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6 Ways to Have More Fun in the Place Where You Live

How many times growing up did you think you lived in the most boring place on earth? Maybe for some of you who grew up in the Big Apple, there was always something to do, but many of us from small- to mid-sized town America didn’t have the luxuries of the City That Never Sleeps. But as it turns out, our hometowns didn’t suck after all. We just weren’t using our heads to get the most out of the experience. If you’re still stuck in the rut of being stuck in a rut, then try these 6 Ways to Have More Fun with the Place Where You Live, and see your boring old town come to life as you’ve never seen it before.

 

1. Embrace your heritage.

Growing up where I did, all I could think about was how we never had anything cool to do. Never anything we could be proud of. I didn’t realize that just on the other end of town, there was a historic district with landmarks and memorabilia dating back to the days of the Old West. As I grew older, I learned my town was home to the “Hangin’ Judge” Isaac Parker and the U.S. Marshals Service. And of those Marshals, my town was the home-and-hunting ground of Bass Reeves, a slave-turned-lawman, who arrested more men than any other Marshal in the history of the service (even his own son, for murder). Over the years I’d walked the very streets of Parker and Reeves and a whole slew of renegades and outlaws. From here, a gateway opened up that led me to my town’s museum of history and all the other artifacts that were hiding under the surface of what I thought was a boring place. Every town has a history, and as you learn about yours, you’ll develop a whole new appreciation for it.

 

2. Hit the art museum.

Think your town is made up of nothing more than mechanics and rednecks? Think again. Even in the least expected places, you will find a society of people, who embrace artistry in all its many forms. I realized that to be the case when it came to my attention that my little town was home to an award-winning painter and a Daytime Emmy-winning production house. None of this, however, would have ever come to my attention had I not started at my town’s art museum. If you don’t have an art museum or center within the city limits, then it’s most likely you have one within driving distance. One thing is for certain – you shouldn’t have to board a plane to get some culture, and if you do, then you’re not looking hard enough.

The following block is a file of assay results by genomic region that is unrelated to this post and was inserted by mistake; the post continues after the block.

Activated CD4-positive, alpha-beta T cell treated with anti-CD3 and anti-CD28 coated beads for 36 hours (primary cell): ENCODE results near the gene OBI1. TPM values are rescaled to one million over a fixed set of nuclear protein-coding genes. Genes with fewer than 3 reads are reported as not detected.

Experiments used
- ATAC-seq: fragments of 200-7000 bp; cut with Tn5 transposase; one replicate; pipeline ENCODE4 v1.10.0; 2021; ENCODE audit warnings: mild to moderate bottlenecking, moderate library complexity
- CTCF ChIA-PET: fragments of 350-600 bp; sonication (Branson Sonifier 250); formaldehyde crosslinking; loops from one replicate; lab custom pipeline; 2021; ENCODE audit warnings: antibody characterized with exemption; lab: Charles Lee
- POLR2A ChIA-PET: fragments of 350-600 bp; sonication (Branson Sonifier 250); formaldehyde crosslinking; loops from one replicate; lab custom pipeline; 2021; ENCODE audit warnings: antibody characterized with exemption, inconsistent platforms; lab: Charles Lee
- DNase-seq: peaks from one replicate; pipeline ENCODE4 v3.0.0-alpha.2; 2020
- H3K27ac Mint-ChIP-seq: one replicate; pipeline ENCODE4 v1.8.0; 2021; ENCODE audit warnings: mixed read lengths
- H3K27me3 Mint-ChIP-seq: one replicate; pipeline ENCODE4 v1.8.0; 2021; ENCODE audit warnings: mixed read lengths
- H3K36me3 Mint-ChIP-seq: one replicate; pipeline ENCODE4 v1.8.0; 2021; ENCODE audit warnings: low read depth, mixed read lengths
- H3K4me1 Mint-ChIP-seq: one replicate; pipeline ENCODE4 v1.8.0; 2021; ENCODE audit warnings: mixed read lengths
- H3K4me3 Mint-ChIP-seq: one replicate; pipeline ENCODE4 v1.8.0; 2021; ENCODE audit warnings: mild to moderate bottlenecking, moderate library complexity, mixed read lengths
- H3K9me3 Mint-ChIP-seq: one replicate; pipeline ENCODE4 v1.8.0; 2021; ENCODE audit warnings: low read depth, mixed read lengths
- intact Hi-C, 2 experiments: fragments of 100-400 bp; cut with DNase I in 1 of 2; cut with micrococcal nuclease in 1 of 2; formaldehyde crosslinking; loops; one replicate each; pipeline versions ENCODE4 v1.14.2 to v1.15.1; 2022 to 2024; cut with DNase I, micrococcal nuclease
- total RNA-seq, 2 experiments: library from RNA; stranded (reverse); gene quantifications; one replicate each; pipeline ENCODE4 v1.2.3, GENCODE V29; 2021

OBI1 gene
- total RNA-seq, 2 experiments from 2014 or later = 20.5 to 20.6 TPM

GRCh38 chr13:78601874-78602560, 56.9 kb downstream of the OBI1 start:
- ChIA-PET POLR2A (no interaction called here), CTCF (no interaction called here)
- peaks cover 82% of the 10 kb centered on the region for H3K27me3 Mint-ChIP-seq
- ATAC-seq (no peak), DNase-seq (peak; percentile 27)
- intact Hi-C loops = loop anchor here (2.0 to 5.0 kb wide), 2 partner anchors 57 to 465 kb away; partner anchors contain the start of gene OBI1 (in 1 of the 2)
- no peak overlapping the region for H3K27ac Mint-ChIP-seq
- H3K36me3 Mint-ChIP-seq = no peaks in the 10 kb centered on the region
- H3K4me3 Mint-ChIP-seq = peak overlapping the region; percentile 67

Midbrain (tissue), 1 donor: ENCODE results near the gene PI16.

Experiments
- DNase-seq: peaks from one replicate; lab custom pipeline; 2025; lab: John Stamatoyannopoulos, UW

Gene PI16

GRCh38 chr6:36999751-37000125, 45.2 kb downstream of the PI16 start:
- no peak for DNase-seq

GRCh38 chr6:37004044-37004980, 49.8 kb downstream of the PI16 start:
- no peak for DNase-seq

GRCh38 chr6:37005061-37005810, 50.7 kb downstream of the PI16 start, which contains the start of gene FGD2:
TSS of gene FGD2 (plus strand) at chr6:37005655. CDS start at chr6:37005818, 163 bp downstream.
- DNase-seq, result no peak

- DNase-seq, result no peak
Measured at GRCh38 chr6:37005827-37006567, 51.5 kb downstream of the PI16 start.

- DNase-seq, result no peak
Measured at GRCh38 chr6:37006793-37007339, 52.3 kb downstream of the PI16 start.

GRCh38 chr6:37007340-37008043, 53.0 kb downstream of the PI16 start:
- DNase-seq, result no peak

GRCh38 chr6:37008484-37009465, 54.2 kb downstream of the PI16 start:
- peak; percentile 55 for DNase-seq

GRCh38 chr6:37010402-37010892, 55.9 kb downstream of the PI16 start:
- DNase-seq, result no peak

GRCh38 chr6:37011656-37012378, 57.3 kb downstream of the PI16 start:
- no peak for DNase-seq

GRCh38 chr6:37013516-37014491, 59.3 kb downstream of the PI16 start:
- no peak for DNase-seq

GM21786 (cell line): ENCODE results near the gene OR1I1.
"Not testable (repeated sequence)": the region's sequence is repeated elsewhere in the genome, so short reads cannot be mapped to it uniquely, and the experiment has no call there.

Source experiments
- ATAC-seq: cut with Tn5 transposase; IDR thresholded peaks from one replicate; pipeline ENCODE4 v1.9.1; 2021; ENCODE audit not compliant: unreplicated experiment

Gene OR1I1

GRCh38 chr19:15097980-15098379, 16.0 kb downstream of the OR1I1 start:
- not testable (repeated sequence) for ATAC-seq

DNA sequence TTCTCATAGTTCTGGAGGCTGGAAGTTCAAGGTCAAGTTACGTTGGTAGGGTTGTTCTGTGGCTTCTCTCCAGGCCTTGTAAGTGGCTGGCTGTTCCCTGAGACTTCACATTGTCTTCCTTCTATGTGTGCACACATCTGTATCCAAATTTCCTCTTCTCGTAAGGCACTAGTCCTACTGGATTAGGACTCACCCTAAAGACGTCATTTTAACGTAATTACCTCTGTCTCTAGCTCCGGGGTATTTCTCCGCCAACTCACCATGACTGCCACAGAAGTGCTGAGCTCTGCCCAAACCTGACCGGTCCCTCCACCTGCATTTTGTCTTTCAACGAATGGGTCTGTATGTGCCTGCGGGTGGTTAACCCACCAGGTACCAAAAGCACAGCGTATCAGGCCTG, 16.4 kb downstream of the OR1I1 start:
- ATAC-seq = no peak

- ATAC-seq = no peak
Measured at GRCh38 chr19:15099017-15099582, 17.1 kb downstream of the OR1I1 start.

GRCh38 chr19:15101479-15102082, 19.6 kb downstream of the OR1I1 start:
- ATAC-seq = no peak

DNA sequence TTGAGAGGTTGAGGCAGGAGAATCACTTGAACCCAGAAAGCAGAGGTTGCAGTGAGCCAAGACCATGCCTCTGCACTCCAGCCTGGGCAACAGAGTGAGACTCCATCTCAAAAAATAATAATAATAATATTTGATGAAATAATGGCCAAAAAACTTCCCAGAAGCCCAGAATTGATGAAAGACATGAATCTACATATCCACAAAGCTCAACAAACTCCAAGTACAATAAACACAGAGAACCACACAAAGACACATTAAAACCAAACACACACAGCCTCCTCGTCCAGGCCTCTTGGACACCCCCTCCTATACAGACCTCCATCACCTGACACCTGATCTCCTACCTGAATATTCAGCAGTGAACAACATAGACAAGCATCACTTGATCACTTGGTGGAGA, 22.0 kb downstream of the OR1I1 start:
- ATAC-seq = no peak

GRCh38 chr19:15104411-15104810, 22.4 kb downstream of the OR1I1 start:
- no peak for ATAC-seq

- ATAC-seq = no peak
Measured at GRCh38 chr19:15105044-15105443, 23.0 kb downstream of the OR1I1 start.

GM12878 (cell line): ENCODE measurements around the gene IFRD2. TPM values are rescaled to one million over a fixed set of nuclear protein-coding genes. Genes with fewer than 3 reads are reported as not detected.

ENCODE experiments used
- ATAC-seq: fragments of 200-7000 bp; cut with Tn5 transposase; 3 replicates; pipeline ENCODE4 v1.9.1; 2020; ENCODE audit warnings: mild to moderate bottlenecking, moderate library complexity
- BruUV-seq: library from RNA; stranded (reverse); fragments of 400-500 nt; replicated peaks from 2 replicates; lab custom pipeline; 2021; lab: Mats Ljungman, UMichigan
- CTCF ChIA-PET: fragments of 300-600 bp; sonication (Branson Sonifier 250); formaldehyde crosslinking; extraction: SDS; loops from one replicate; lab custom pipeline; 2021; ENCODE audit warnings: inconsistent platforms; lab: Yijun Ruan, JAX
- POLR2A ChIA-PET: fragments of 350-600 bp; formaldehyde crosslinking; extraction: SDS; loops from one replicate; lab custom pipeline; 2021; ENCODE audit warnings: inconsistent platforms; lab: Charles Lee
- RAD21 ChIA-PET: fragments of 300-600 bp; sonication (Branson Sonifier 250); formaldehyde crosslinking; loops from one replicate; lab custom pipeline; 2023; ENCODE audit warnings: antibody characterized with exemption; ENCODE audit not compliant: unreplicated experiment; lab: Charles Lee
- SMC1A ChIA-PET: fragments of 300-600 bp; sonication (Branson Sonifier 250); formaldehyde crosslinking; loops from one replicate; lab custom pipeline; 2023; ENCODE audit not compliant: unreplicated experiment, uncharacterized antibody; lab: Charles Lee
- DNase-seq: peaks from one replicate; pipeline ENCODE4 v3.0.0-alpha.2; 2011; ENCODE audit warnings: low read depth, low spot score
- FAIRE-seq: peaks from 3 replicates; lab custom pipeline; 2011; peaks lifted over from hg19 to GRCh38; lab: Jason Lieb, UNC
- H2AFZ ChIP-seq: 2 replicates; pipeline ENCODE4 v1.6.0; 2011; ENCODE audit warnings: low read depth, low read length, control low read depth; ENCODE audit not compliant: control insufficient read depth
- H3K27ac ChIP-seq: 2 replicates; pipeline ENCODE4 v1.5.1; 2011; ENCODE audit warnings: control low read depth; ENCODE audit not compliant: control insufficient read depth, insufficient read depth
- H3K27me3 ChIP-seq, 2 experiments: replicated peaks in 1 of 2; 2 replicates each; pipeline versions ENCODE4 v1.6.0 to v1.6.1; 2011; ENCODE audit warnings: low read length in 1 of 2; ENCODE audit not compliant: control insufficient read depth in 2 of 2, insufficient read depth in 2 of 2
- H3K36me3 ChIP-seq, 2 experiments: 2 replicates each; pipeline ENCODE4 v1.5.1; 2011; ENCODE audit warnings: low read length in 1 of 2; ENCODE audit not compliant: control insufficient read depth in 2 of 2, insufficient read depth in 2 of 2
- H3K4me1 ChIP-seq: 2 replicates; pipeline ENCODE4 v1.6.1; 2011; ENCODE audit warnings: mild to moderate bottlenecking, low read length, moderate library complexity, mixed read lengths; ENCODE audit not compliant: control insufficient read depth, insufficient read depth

3. Volunteer.

What’s so great about volunteering? For starters, there is something inherently fulfilling in the knowledge that you have brightened someone else’s day. Maybe you’d rather sit on the couch all day eating what’s left of the Twinkies and watching Netflix, but if you are honest with yourself, then you will admit there is a degree of satisfaction to be had from volunteer work. But aside from the warm fuzzies that it gives you, there’s another reason why you should consider this activity. You’ll meet some amazing people that you didn’t know existed. It will change the way you think of your fellow man and tear down some of the prejudices you once had. You may even make some new friends out of the deal and, believe me, that’s hard to do after you hit 30.

 

4. Park it.

Live in a town of 50,000 to 100,000 people? Then you may be astounded by how many outdoor recreational opportunities there are in the form of walking trails and city parks. Maybe you know of a few – perhaps even five or six. That’s the boat I was in until a few weeks ago when I decided I wanted to run outside, but wasn’t sure which park was closest to my house. Imagine how shocking it was to pull up my city’s website and see not five or six, but 23 total parks within the city limits! Take the time to expand your understanding of the services and recreational opportunities that your city has to offer, and you’ll be pleasantly surprised.

 

5. Get sporty. 

Football, basketball, soccer, and even rugby, may not be unusual finds in your city. Check with your city’s parks and recreation department to see if there are any organized leagues around your specific sporting interests. No one said that just because you’re not in high school or college anymore that you can’t still compete. If there isn’t a rugby league, for example, but you enjoy rugby, then hit the social networks and see if you can find some folks who’d be interested in joining in if you were to organize one. Ask some of your existing friends and co-workers. Sports are a great way to bond, meet new people, have fun, and take pride in the place where you live.

 

6. Take (or teach) a class.

As you’ve seen to some degree in all five of the previous examples, taking ownership of your city is important to getting the most out of it. In keeping with that spirit, why not share your expertise or passion with the world, either by taking (or teaching) a class? MMA, Zumba, writing, building a website – you will be in good company no matter what side of the proverbial podium you’re on.

Those are our suggestions. What are yours? What things have made your city come to life for you? Share your thoughts below.

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